A NATION OF IGNORANT VICTIMS
October 23, 2011 in Commentary
I know the frustration felt by the Occupy Wall Street crowd. After all, shouldn’t we all be frustrated by a congress that is bought and paid for by the evil rich? I think not: only a victim that doesn’t wish to take responsibility for their culpability in the state of their nation could feel this way.
First, let’s look at the alleged 99%. The last time I checked, it took a majority to elect the president or a congressperson. If the OWS crowd really does represent the 99%, there’s no way any congressperson could get elected by the remaining 1% that they claim tyrannizes them. Campaign contribution and expenditure information is public information and readily available to anybody interested. Oh yes, I know, the “Citizens United” case allows corporations to contribute without revealing their contributions. Well, if you have somebody that’s running for office that doesn’t want to divulge the source of their bucks, don’t vote for them.
Talk about victims, what about the young people occupying Wall Street. Since my youth, the young voter has been the great silent hope of every running elected official. They’re always going to show up at the last minute and vote in the next election and turn everything around. Though they did make a difference in the 2008 election, the same was not the case for the 2010 election and now rumor has it that their disillusionment will have them absent from the voting booths in 2012. Sorry youth of the nation, that’s just not the way it works in our political system. If you don’t get your way the first time, you try and try again. By the way, that’s what I tell every young person I run across that will listen to me. I tell them that if they ever got together as a group, they could offset the political power of my political group with their hands out, senior citizens.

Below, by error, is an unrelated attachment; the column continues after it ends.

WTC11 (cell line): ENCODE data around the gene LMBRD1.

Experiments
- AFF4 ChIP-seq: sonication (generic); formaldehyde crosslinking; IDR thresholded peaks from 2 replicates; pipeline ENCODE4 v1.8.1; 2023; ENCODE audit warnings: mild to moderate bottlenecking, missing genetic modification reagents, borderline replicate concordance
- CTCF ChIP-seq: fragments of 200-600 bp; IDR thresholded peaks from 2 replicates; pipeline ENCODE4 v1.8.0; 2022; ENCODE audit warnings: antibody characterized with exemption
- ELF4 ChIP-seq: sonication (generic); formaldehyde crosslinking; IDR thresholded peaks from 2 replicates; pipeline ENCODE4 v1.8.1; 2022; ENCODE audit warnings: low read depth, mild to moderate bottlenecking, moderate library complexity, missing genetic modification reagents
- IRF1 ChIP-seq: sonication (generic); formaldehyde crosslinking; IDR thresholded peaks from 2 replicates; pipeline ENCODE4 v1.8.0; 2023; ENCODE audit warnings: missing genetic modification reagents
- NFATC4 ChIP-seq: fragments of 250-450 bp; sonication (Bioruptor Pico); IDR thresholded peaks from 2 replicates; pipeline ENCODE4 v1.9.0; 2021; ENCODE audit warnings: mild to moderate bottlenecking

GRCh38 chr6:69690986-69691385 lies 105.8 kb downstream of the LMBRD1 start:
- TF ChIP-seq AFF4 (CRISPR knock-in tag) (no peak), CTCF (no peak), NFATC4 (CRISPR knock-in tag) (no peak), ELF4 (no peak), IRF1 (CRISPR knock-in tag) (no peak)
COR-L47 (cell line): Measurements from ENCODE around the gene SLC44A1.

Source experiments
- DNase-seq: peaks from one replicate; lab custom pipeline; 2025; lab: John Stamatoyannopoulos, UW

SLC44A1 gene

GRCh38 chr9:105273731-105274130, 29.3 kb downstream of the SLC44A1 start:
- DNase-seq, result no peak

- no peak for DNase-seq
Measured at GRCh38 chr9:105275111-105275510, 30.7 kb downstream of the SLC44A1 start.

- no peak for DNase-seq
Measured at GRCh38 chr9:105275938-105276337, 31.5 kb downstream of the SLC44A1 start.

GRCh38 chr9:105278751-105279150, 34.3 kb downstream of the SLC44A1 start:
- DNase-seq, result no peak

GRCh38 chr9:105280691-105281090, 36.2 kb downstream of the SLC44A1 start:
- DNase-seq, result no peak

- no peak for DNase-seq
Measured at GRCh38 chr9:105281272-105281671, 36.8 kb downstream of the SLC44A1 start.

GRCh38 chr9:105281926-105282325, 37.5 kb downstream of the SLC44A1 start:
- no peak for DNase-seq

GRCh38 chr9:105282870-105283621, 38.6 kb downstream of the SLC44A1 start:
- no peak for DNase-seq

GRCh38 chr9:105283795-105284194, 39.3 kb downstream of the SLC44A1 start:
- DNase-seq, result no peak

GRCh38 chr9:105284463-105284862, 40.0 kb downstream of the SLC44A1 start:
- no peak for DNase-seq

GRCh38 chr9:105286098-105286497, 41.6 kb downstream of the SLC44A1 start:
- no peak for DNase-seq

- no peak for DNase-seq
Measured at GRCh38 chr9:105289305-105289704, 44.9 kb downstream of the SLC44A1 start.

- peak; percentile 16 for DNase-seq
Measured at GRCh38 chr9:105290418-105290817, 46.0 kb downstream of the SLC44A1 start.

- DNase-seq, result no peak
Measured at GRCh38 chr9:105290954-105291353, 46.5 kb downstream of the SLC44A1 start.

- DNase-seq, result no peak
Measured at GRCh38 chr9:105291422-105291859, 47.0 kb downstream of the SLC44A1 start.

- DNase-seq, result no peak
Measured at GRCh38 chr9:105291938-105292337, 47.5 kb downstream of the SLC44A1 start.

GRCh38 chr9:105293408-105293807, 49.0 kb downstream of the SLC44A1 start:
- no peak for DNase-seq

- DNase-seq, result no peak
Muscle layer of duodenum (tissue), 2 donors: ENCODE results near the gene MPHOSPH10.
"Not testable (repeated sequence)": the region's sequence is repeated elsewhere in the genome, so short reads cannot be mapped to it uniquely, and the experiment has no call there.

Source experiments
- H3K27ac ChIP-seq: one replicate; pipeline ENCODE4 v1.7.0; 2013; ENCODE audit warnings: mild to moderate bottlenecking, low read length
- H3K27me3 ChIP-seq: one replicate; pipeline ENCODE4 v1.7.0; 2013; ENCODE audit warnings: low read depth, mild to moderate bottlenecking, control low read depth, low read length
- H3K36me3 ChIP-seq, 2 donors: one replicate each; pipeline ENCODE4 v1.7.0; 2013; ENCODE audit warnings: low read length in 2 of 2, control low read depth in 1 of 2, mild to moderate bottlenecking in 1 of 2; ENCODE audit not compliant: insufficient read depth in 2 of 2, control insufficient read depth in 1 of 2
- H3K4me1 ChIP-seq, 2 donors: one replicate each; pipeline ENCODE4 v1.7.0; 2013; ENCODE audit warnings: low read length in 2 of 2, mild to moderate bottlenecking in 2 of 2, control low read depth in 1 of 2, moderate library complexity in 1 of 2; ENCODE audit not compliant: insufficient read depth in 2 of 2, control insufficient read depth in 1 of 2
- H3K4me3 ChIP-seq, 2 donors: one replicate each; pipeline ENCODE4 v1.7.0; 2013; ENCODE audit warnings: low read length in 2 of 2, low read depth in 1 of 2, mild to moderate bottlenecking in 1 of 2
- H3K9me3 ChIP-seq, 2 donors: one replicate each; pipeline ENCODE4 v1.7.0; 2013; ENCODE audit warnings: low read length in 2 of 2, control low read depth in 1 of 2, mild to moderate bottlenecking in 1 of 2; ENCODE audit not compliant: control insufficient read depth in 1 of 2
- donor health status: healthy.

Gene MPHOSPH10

I close with the oft told story of the man that was crawling around looking for his lost keys under the streetlight when a stranger came by, dropped to his knees and joined him. After several minutes the stranger asked, “what are we looking for,” and the man says my keys, I lost them. The stranger then says, “well, where did you loose them,” at which point the man points behind himself toward the dark street and says, “over there.” The stranger then asks, “then why are you looking for them here,” to which the man replies, “because that’s where the light is.”
We all immediately recognize the silliness of looking for the keys because that’s where the light is, as opposed to looking for them where we lost them, where they are. Maybe we’ll learn the same about our political problems some day or in the words of a famous old time comic strip character, Pogo, we have met the enemy and it is us.